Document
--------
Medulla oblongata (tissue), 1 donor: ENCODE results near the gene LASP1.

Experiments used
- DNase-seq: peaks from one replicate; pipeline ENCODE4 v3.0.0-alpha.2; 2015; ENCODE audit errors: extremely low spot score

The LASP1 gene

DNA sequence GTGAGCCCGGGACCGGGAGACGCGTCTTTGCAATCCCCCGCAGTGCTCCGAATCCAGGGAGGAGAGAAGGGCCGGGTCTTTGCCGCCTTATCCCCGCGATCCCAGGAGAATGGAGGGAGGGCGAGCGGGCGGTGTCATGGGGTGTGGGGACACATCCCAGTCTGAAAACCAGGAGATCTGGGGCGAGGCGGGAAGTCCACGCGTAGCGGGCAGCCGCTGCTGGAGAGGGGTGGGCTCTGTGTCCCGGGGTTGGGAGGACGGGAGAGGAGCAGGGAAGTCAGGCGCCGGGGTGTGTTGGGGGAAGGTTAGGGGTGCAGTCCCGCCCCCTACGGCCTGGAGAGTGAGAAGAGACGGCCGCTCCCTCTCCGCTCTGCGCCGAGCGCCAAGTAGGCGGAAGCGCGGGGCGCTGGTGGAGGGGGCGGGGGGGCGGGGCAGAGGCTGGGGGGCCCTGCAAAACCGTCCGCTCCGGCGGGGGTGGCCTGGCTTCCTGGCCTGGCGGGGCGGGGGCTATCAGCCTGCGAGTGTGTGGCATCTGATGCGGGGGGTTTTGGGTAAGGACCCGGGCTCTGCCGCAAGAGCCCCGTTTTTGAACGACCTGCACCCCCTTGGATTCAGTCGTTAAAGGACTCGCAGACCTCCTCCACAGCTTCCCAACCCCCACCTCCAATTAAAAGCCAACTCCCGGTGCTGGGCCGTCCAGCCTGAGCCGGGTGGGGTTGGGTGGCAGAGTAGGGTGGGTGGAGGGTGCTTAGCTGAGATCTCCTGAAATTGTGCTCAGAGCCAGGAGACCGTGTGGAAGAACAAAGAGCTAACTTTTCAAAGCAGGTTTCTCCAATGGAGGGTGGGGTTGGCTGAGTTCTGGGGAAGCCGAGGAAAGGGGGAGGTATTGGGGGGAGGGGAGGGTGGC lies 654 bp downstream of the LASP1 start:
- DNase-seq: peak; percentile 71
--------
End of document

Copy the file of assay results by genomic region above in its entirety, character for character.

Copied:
Medulla oblongata (tissue), 1 donor: ENCODE results near the gene LASP1.

Experiments used
- DNase-seq: peaks from one replicate; pipeline ENCODE4 v3.0.0-alpha.2; 2015; ENCODE audit errors: extremely low spot score

The LASP1 gene

DNA sequence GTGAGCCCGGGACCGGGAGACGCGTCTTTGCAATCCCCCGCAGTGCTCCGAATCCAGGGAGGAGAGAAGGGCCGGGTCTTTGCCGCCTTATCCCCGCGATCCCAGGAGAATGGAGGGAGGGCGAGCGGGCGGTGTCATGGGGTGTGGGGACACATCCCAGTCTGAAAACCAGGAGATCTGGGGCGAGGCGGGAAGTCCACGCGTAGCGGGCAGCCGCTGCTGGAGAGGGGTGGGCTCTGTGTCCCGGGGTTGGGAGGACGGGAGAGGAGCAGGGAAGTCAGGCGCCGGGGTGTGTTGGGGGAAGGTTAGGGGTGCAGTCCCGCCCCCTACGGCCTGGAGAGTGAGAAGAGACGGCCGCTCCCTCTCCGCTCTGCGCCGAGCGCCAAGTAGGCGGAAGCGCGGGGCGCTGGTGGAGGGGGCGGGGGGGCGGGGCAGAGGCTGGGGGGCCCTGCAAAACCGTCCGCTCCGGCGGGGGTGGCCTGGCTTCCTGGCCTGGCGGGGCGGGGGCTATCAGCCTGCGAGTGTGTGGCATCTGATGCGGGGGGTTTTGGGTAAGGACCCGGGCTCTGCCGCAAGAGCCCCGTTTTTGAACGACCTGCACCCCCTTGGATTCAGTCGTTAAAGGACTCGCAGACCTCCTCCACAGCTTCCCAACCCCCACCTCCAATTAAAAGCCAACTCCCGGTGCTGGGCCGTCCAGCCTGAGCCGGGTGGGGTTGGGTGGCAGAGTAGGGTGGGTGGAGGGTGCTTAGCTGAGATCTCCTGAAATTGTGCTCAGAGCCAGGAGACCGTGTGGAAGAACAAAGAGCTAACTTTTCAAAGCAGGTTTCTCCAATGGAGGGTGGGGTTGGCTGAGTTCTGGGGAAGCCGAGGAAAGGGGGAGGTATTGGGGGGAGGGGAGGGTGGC lies 654 bp downstream of the LASP1 start:
- DNase-seq: peak; percentile 71